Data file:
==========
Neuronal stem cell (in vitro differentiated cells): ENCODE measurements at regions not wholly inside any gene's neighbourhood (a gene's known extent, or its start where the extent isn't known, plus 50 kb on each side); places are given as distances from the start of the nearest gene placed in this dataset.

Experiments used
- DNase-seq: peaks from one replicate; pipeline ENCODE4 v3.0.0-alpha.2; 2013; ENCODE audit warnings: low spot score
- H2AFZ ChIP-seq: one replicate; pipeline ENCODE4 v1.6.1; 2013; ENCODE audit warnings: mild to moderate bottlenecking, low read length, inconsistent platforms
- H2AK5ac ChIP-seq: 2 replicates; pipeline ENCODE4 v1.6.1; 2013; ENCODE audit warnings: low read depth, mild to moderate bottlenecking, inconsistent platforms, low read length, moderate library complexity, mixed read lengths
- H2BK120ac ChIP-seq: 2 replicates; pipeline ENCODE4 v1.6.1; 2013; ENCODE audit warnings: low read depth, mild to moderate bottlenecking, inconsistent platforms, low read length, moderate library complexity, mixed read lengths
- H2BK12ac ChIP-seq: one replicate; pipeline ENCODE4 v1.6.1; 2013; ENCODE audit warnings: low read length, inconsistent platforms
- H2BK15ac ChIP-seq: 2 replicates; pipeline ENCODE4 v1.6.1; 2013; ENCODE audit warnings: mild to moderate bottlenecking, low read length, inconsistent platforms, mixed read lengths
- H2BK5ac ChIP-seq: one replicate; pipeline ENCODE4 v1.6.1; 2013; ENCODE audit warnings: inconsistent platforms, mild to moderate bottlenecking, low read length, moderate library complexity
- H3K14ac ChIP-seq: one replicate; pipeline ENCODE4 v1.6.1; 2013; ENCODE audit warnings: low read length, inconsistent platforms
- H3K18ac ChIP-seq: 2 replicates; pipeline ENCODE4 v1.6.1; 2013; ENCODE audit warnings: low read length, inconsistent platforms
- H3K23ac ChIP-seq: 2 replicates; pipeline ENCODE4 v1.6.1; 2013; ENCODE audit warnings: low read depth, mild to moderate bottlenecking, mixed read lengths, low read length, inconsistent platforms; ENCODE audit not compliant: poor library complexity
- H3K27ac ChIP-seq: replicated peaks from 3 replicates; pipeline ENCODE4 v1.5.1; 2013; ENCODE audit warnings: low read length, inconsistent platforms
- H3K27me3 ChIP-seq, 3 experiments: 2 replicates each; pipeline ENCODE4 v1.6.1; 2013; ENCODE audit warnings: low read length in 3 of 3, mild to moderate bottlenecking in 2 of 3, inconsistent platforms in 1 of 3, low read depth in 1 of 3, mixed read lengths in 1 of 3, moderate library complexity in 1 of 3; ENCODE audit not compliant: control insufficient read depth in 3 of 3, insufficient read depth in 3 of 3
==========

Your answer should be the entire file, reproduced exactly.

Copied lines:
Neuronal stem cell (in vitro differentiated cells): ENCODE measurements at regions not wholly inside any gene's neighbourhood (a gene's known extent, or its start where the extent isn't known, plus 50 kb on each side); places are given as distances from the start of the nearest gene placed in this dataset.

Experiments used
- DNase-seq: peaks from one replicate; pipeline ENCODE4 v3.0.0-alpha.2; 2013; ENCODE audit warnings: low spot score
- H2AFZ ChIP-seq: one replicate; pipeline ENCODE4 v1.6.1; 2013; ENCODE audit warnings: mild to moderate bottlenecking, low read length, inconsistent platforms
- H2AK5ac ChIP-seq: 2 replicates; pipeline ENCODE4 v1.6.1; 2013; ENCODE audit warnings: low read depth, mild to moderate bottlenecking, inconsistent platforms, low read length, moderate library complexity, mixed read lengths
- H2BK120ac ChIP-seq: 2 replicates; pipeline ENCODE4 v1.6.1; 2013; ENCODE audit warnings: low read depth, mild to moderate bottlenecking, inconsistent platforms, low read length, moderate library complexity, mixed read lengths
- H2BK12ac ChIP-seq: one replicate; pipeline ENCODE4 v1.6.1; 2013; ENCODE audit warnings: low read length, inconsistent platforms
- H2BK15ac ChIP-seq: 2 replicates; pipeline ENCODE4 v1.6.1; 2013; ENCODE audit warnings: mild to moderate bottlenecking, low read length, inconsistent platforms, mixed read lengths
- H2BK5ac ChIP-seq: one replicate; pipeline ENCODE4 v1.6.1; 2013; ENCODE audit warnings: inconsistent platforms, mild to moderate bottlenecking, low read length, moderate library complexity
- H3K14ac ChIP-seq: one replicate; pipeline ENCODE4 v1.6.1; 2013; ENCODE audit warnings: low read length, inconsistent platforms
- H3K18ac ChIP-seq: 2 replicates; pipeline ENCODE4 v1.6.1; 2013; ENCODE audit warnings: low read length, inconsistent platforms
- H3K23ac ChIP-seq: 2 replicates; pipeline ENCODE4 v1.6.1; 2013; ENCODE audit warnings: low read depth, mild to moderate bottlenecking, mixed read lengths, low read length, inconsistent platforms; ENCODE audit not compliant: poor library complexity
- H3K27ac ChIP-seq: replicated peaks from 3 replicates; pipeline ENCODE4 v1.5.1; 2013; ENCODE audit warnings: low read length, inconsistent platforms
- H3K27me3 ChIP-seq, 3 experiments: 2 replicates each; pipeline ENCODE4 v1.6.1; 2013; ENCODE audit warnings: low read length in 3 of 3, mild to moderate bottlenecking in 2 of 3, inconsistent platforms in 1 of 3, low read depth in 1 of 3, mixed read lengths in 1 of 3, moderate library complexity in 1 of 3; ENCODE audit not compliant: control insufficient read depth in 3 of 3, insufficient read depth in 3 of 3